After a long pause, an opening the size of a large door suddenly appeared in the side of the ship near the ground. A ramp extended downward, and a figure came down the ramp.

Kira hadn't really known what to expect. But she had definitely not anticipated seeing a tall, thin woman in a black pantsuit. Something about her felt strangely uncomfortable to Kira, a sense that the legs were too long, the feet too small, the breasts too large, the face too finely chiseled. The woman stopped at the foot of the ramp, looking over the waiting people, then began walking straight toward Kira's parents. Kira felt her inner tension rise with every step the woman took toward them. The background noise from the crowd had vanished, everyone silent as they watched, the only sounds the faint sighing of the wind and a snort from one of the cavalry horses.

The woman stopped less than a lance length away. "You are Master Mechanic Mari? Good. The low-res faxes through your Feynman Unit didn't offer enough detail. But you're exotic. That's very good."

Kira saw her mother blink in surprise at the odd greeting. "I am Master Mechanic Mari. This is my promised husband, Master of Mages Alain, and our daughter Kira. You are…?"

"Oh. Talese Groveen, Senior Executive Vice President for Research and Development at Universal Life Systems."

"Universal Life Systems? That is part of the government on Earth?"

"No, no! ULS is the largest corporation in the Solar System. Now, since you run things here—"

"I am not in control of this world," Mari interrupted. "I only help resolve conflicts. These are the leaders of the governments on Dematr," she added, gesturing to either side of her. "Queen Sien of Tiae, whose land is where we are now. Camber, representing the Emperor who rules the Empire in the east. President Julan of the Bakre Confederation—"

"Yes," Talese Groveen said with a quick flash of a smile that Kira thought remarkably bright and insincere looking. "There will be plenty of time for introductions. I have people who will conduct interviews and collect information. Now, this Alain, your husband. He can perform actual magic? And your offspring? Does she have that gift as well?"

Kira stared at the woman, her tension momentarily forgotten in astonishment at the Urth woman's rudeness. She remembered what her mother had told her about the Senior Mechanics who had ruled their Guild and the world with iron fists. This woman from Urth seemed to share that level of self-assured arrogance.

Now the woman wasn't even looking at anyone, just gazing intently at a spot in space just before her face, her fingers held at waist height and moving slightly as if manipulating something unseen. "Do you mind if I do some scans?"

Kira's mother frowned. "I'd rather not agree to anything until I know what it involves."

"Oh, it's nothing. It would save time if we can get this done right away."

"Not now," Mari said, her voice taking on that steely quality that Kira knew from experience meant trouble.

Apparently that penetrated the woman's self-absorption. Looking annoyed, she said something inaudible to the air in front of her face, and a moment later other men and women came out of the ship.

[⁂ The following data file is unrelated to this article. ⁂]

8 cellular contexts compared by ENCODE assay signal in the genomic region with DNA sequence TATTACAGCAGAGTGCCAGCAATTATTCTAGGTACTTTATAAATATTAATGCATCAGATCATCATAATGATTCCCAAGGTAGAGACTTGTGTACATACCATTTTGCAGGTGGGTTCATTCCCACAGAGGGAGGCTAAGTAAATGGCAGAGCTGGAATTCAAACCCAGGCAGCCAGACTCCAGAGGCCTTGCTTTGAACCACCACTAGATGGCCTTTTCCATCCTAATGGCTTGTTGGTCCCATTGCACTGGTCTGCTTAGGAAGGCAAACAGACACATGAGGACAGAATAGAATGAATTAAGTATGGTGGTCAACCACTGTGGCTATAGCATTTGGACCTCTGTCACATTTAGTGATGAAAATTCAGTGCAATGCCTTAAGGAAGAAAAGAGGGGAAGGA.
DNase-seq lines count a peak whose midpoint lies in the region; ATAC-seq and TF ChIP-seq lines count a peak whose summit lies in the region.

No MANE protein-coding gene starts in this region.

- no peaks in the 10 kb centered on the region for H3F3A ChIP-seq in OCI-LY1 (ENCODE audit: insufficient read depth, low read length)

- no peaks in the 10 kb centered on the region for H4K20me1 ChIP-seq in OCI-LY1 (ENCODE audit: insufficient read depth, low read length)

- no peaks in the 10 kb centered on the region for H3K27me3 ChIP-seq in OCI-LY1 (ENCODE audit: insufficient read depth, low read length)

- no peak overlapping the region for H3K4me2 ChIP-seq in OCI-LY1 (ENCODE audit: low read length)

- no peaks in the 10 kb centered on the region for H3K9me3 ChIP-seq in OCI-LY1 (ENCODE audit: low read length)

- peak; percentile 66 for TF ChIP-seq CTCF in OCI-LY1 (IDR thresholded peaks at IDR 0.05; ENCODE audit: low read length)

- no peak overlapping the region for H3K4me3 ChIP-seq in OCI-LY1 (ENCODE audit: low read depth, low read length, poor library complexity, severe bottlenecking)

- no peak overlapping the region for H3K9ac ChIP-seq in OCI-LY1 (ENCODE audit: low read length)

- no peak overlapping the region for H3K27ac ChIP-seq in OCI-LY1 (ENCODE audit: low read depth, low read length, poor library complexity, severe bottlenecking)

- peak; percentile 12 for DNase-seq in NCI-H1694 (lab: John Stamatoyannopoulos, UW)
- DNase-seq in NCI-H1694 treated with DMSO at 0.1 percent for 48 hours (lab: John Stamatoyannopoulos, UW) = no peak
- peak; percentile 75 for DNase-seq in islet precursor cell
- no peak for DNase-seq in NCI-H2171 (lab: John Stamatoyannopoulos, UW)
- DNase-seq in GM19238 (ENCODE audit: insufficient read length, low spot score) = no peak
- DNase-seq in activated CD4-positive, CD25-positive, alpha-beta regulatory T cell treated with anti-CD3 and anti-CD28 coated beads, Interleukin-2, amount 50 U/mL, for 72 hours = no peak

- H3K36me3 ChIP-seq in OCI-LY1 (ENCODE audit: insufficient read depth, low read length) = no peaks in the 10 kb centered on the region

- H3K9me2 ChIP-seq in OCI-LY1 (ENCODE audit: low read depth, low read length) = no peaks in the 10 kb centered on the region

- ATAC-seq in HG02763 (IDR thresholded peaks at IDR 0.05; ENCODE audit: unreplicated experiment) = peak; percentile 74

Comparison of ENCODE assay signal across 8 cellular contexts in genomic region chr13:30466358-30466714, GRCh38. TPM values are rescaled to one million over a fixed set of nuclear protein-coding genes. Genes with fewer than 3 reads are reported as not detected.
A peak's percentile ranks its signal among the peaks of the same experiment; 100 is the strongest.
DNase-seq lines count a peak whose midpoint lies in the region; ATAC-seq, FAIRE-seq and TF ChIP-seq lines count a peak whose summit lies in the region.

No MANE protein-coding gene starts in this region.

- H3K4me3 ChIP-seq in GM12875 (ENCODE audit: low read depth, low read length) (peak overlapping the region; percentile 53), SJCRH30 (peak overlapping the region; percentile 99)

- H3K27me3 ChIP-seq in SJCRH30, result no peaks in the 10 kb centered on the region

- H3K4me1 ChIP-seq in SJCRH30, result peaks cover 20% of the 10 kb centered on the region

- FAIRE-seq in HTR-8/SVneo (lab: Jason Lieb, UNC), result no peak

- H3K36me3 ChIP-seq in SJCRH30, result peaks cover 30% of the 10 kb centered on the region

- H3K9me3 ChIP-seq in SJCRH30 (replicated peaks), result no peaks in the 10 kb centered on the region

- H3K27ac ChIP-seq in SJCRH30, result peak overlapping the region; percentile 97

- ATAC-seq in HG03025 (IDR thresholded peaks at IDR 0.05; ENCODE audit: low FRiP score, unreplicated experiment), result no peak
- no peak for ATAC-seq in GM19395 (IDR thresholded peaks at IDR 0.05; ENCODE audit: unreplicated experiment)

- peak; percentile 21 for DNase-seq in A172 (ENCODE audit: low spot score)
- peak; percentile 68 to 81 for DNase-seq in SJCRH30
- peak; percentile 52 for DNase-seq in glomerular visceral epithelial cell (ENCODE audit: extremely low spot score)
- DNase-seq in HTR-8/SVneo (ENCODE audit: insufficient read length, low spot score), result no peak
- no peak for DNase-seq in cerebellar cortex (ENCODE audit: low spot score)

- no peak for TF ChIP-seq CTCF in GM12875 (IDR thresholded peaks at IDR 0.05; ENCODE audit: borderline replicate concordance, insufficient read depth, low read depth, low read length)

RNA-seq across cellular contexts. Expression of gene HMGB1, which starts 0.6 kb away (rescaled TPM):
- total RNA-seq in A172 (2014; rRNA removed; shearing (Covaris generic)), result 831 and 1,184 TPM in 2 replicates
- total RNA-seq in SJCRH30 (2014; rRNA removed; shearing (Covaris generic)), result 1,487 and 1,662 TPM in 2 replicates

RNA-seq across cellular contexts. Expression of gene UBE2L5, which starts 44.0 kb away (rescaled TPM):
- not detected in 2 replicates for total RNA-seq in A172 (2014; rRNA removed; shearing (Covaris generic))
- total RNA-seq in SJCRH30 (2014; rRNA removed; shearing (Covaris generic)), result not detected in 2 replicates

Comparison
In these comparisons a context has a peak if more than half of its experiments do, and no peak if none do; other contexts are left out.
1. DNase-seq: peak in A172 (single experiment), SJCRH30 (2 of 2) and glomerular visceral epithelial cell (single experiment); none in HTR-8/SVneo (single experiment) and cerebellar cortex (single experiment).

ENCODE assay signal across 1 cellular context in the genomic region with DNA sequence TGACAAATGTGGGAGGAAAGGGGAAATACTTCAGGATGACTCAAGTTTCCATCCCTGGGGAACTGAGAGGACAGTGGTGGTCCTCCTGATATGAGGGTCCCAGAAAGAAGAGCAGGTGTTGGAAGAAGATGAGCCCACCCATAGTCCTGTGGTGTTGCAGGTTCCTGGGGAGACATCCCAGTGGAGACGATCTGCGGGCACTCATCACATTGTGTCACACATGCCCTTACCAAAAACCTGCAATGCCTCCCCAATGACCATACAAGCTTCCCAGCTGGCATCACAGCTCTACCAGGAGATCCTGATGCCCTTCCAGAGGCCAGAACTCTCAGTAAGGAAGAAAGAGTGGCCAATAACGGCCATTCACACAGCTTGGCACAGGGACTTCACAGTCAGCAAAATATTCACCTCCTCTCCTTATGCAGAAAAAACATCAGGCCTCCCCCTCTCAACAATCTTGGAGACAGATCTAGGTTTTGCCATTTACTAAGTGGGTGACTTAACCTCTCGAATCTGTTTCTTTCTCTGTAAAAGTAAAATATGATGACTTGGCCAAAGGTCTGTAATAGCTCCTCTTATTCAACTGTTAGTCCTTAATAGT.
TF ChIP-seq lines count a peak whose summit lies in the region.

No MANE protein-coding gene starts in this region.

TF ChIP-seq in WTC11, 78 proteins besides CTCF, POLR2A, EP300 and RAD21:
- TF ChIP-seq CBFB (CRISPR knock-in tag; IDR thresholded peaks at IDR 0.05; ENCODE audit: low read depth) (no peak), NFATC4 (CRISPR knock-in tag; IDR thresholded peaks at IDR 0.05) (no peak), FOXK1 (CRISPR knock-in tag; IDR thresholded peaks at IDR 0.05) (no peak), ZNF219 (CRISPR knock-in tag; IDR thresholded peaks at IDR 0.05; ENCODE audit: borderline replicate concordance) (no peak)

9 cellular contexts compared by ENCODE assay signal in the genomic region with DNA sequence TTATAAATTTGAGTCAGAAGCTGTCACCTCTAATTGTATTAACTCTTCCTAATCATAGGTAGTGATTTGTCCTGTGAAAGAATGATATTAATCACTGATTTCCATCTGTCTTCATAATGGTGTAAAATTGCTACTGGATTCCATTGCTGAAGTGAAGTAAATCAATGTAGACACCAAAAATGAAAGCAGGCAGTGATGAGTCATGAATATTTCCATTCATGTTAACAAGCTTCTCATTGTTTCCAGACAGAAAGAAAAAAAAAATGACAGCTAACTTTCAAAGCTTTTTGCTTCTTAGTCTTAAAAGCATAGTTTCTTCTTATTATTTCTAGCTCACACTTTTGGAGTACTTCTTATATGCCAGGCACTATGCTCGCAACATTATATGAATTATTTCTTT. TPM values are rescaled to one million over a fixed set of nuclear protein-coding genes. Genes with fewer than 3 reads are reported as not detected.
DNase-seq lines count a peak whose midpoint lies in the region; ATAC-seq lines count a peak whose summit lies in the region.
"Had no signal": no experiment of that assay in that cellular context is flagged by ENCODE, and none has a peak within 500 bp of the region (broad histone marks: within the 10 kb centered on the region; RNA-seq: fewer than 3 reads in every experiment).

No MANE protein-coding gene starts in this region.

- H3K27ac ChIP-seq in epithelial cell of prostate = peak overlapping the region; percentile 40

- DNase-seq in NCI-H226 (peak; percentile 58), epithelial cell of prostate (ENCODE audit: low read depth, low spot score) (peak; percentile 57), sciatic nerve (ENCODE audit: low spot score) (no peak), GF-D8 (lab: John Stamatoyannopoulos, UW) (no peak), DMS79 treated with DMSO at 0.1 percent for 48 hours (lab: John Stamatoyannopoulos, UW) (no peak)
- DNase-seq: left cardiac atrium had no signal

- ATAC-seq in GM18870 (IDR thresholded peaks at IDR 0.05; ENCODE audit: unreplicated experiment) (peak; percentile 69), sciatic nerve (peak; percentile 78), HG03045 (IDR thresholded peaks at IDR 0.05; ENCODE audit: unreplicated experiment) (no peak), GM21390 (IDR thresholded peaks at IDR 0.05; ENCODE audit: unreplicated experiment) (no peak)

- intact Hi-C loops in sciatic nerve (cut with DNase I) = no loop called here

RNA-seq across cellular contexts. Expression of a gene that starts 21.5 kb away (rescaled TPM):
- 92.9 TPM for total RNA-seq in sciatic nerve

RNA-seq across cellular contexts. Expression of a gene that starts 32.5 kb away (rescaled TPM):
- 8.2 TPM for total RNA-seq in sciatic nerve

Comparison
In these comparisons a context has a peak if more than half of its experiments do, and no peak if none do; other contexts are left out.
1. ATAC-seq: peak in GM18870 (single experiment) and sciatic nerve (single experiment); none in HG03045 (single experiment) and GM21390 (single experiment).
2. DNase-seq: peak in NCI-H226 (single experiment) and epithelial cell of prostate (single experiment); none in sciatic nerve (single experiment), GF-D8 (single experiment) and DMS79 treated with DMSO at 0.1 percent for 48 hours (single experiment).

Kira watched them approach, getting the same uneasy sense that they weren't put together quite right. Certain qualities of their bodies seemed to have been emphasized oddly while other features were lessened. Even worse, there was a disquieting sameness about many of them. Kira realized that those who looked to be about the same age all bore very similar physical characteristics.

Except for one—a teenage boy who looked haphazardly natural, right down to the sullen scowl with which he regarded the world of Dematr and every person in sight.

Like the first woman, most of those from the ship appeared to have their attention focused on something invisible just in front of their noses, their hands and fingers moving slightly at waist height. Kira tried not to stare as she wondered why someone visiting a new world for the first time would not look around at it.

"These are my people," Talese Groveen announced. "They'll begin their interviews while I continue to speak with you, um, Lady Mari, and your husband. Oh, your daughter. Jason!" The name came out like the crack of a whip.

The teenage boy shambled up to them, looking as if he was being dragged into a room full of torture devices. "Yeah?"

"This is my child, Jason," the woman said, flashing that meaningless smile again. "Perhaps your child could entertain him for a few moments while we adults discuss important matters?"

Kira, already wondering at the restraint of the dignitaries around her, felt herself go into a slow burn at being dismissed as a child. At the moment she would have much preferred discussing marriage prospects with the Imperials to "entertaining" that boy. She looked at her mother, who returned a meaningful glance. Kira sent back a look of reluctant agreement paired with an implied expectation of reward for her sacrifice. "Certainly," Kira said in a bright, cheerful voice. "My name is Kira of Pacta Servanda."

Jason turned his sullenness her way, shifting to surprise and nervousness as he looked at Kira. "Uh, hi."

"Hi." Kira smiled politely at him and began walking off at an angle, moving slowly enough for Jason to catch up. Surely this wasn't what her father's vision had been about? That she would need to be here to keep a sullen boy occupied?

The boy from Urth stared around and at the ground as if he couldn't quite take in everything. Kira warmed to him slightly because his reactions seemed so natural. "Can we go that way?" Jason asked, pointing to an open area away from the ship.